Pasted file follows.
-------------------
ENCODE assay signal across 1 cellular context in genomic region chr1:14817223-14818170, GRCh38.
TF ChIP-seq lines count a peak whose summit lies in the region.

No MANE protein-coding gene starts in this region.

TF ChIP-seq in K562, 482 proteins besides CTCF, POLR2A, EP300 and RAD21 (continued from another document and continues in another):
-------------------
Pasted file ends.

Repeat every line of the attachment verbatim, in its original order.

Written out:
ENCODE assay signal across 1 cellular context in genomic region chr1:14817223-14818170, GRCh38.
TF ChIP-seq lines count a peak whose summit lies in the region.

No MANE protein-coding gene starts in this region.

TF ChIP-seq in K562, 482 proteins besides CTCF, POLR2A, EP300 and RAD21 (continued from another document and continues in another):